In MDW Holdings Ltd v Norvill  EWCA Civ 883, the Court of Appeal grappled with the question of the extent to which events that took place following completion of a Share Purchase Agreement could be taken into account when determining share value for the purpose of quantifying damages arising out of a claim in deceit and for breach of warranty.
On 14 October 2015, MDW Holdings Limited (“MDW”) purchased the entire issued capital of G.D. Environmental Services Limited (“GDE”) from the defendants, James Norvill and his parents Jane and Stephen Norvill (together, the “Sellers”), for £3,584,224 pursuant to a share purchase agreement (the “SPA”) of the same date.
By clause 6.1, the Norvills acknowledged that MDW was entering into the agreement in reliance on the warranties set out in schedule 5, which, by clause 6.2, the Norvills warranted to be true and accurate on the date of the agreement, except as disclosed by a disclosure letter.
Schedule 5 included, among others: (1) warranties that GDE had conducted its business in accordance with all applicable laws and regulations (paragraph 5.1); (2) that GDE held the requisite consents and was not in breach of any of their terms and conditions (paragraphs 6.1 and 6.2); (3) that no proceedings against GDE had been threatened and there were no circumstances likely to give rise to any such proceedings (paragraph 9.2); (4) that GDE’s accounts showed a true and fair view (paragraph 18.1); and (5)that GDE had complied with environmental laws and permits and there were no facts or circumstances likely to lead to the breach of any such law, to the revocation, suspension, variation or non-renewal of such a permit or to any claims, investigations, prosecutions or other proceedings (paragraphs 29.2, 29.3 and 29.4).
THE HIGH COURT DECISION
The Court held that: (1) the Sellers were in breach of the warranties; and (2) the Judge found that MDW was induced to enter into the agreement due to James Norvill’s deceit.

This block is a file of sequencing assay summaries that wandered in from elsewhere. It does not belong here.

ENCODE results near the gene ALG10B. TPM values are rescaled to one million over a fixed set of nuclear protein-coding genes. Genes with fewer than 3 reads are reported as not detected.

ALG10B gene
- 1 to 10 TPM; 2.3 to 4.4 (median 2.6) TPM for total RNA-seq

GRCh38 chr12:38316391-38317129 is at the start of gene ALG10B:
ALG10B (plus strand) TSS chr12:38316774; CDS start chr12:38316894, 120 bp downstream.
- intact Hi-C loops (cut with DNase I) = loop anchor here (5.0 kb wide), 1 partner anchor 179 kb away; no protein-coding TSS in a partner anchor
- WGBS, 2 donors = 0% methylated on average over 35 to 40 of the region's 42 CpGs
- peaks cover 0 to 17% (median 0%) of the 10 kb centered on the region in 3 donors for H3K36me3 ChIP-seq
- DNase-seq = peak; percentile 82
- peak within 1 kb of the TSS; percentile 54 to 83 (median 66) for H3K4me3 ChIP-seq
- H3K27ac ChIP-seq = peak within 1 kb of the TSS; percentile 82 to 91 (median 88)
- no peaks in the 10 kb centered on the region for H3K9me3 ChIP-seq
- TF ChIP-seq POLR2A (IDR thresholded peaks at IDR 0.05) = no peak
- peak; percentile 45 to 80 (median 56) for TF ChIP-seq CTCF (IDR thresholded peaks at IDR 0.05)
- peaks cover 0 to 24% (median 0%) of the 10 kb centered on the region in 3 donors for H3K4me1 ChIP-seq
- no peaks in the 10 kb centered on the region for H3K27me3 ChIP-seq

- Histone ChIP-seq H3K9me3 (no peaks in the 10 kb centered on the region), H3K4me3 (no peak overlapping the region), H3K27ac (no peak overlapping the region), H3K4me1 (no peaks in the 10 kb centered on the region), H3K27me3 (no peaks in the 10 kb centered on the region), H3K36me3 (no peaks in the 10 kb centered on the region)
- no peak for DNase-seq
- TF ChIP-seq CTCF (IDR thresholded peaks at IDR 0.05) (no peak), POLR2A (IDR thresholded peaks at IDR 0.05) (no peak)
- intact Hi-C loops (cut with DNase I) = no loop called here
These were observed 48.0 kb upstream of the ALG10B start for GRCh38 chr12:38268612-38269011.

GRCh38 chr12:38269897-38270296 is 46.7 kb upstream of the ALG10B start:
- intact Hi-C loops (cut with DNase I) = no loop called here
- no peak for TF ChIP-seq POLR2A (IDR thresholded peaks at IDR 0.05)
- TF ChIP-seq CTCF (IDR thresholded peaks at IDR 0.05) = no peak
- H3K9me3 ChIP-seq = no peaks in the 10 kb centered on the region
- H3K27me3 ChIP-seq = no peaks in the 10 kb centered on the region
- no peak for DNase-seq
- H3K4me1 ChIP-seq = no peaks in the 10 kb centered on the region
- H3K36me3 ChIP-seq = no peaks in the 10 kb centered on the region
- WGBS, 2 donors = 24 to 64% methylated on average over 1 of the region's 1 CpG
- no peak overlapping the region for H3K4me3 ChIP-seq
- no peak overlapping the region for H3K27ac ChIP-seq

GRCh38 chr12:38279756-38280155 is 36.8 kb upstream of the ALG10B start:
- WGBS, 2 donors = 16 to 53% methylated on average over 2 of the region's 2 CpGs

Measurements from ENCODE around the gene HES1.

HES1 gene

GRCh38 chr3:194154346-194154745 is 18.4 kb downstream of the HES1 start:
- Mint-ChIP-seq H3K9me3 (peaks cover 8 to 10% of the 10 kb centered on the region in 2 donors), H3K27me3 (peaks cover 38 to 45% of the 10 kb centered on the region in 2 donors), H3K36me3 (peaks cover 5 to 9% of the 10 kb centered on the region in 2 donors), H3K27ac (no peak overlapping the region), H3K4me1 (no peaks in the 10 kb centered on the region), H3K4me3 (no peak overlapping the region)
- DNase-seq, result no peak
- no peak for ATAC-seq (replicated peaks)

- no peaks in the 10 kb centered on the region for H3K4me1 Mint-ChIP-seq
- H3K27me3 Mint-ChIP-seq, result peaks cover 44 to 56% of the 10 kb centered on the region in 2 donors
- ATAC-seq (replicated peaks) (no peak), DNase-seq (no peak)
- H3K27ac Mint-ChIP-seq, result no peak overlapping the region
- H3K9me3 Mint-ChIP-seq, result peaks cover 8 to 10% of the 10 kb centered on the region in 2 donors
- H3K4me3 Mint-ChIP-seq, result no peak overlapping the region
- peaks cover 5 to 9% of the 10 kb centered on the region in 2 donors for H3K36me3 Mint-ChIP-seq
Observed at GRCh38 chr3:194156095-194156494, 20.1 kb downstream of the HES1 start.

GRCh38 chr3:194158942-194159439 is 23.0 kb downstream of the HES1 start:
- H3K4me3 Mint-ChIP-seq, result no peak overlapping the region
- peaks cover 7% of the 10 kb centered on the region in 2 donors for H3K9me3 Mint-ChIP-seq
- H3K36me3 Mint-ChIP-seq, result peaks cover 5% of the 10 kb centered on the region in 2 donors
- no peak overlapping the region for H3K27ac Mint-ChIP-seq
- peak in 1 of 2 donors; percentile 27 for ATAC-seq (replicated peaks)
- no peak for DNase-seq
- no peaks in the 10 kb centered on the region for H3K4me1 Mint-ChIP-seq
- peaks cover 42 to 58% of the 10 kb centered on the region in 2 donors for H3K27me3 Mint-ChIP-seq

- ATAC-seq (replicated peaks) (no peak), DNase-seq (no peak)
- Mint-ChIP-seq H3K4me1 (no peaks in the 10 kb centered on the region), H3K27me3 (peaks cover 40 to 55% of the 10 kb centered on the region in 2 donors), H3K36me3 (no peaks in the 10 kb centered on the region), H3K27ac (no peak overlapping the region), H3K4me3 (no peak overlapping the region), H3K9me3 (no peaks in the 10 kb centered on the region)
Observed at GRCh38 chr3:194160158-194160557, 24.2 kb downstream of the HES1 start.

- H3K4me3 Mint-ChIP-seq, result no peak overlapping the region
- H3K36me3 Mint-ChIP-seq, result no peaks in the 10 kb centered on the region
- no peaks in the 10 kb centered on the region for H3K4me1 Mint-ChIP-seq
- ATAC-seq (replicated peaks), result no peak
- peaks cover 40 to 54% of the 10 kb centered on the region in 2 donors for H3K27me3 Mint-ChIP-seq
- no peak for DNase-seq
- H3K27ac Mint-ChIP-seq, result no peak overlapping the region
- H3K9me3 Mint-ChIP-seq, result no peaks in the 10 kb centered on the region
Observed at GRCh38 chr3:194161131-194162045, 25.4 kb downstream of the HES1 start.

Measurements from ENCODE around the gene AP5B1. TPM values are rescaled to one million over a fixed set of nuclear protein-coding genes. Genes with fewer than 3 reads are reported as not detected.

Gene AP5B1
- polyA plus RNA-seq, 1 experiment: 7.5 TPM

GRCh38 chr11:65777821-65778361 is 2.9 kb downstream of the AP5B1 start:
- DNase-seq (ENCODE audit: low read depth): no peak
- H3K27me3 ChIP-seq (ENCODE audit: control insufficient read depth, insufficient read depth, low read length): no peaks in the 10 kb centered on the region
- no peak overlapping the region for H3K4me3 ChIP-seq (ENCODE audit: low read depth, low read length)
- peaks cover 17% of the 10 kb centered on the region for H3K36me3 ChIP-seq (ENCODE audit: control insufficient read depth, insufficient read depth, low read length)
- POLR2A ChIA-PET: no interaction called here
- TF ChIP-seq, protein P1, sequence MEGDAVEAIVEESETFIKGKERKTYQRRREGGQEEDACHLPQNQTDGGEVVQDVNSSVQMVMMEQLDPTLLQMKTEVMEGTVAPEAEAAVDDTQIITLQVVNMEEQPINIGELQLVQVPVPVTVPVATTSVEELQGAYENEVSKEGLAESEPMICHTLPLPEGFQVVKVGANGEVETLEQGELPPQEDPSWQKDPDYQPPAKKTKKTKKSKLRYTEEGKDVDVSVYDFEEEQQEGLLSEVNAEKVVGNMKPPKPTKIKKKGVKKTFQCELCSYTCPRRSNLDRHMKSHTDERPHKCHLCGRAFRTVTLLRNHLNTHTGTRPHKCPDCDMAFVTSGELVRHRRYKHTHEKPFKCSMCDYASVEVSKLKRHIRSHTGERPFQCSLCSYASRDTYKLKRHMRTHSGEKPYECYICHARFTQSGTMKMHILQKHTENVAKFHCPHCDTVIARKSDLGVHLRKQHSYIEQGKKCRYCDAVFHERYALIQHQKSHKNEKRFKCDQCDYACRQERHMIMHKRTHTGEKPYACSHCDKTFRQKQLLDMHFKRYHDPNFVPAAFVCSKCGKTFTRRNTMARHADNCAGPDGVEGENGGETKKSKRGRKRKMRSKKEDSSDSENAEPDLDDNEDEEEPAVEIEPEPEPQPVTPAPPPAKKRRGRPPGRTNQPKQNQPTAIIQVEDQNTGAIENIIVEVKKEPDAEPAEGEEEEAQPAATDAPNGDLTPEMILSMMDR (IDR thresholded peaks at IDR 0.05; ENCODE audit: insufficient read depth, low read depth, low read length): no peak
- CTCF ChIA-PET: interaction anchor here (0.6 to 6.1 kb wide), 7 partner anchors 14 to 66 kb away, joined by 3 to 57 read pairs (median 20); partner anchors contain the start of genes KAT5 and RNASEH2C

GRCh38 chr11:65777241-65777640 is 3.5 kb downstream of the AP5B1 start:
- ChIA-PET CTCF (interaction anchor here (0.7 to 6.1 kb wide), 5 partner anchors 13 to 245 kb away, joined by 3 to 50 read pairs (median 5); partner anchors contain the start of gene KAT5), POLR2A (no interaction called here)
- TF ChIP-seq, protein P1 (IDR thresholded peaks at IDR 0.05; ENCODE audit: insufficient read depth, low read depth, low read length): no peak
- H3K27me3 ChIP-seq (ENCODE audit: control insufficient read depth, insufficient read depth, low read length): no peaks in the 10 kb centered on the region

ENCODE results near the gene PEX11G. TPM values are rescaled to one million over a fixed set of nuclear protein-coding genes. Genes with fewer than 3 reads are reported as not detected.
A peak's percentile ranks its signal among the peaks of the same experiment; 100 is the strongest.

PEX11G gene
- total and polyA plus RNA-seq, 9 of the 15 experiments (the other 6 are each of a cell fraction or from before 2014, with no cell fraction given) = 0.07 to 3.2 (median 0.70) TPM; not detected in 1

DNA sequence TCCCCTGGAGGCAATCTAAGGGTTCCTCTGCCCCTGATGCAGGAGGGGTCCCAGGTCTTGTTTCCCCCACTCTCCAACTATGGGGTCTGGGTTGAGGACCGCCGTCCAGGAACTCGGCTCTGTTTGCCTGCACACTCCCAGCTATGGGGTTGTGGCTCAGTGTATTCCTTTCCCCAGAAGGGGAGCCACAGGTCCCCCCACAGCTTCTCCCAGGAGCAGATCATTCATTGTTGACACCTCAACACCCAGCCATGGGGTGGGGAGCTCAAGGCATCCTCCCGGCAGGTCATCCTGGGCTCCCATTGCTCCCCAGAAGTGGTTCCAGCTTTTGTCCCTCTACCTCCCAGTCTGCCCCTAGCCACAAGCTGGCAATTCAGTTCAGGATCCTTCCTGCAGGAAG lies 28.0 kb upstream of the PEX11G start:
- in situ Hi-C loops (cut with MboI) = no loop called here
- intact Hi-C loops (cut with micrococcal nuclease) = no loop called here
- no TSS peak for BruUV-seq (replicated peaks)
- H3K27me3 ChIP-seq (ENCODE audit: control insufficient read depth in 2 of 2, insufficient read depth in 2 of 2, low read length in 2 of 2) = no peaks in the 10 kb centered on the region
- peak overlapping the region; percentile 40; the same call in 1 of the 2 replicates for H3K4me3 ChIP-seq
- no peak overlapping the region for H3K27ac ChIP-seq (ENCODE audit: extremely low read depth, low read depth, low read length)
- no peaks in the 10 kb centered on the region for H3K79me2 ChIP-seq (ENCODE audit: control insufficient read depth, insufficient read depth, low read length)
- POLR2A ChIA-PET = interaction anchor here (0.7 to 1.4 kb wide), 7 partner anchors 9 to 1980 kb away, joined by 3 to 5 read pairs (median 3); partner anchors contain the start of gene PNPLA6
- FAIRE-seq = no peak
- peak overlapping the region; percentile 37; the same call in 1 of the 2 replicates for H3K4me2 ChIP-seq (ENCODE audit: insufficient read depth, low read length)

The Judge found that the value of the business at the time of purchase if the warranties were true was £3,341,276 (the “Warranty True”). The Judge found that the value of the business on the basis that the warranties were false was £2,958,676 (the “Warranty False”).
Those valuations included a reduction, which took account of the fact that Norvill’s breach of warranty had risked reputational damage to GDE; a risk which ultimately did not materialise.
The Court awarded damages calculated on the contractual basis, reflecting the difference between the two: £382,600.
COURT OF APPEAL DECISION
The Appeal and Cross-Appeal
The Norvills argued that, in assessing the Warranty False, the Judge had erred in taking account of risks that had not materialised following the execution of the SPA, rather than having had regard to how matters had actually unfolded.
By doing so, the Norvills contended that the Judge gave MDW a windfall, which was inconsistent with the principle that an award of damages should put the innocent party in the position it would have been in had the contract been performed and, more specifically, with case law relating to the significance of contingencies.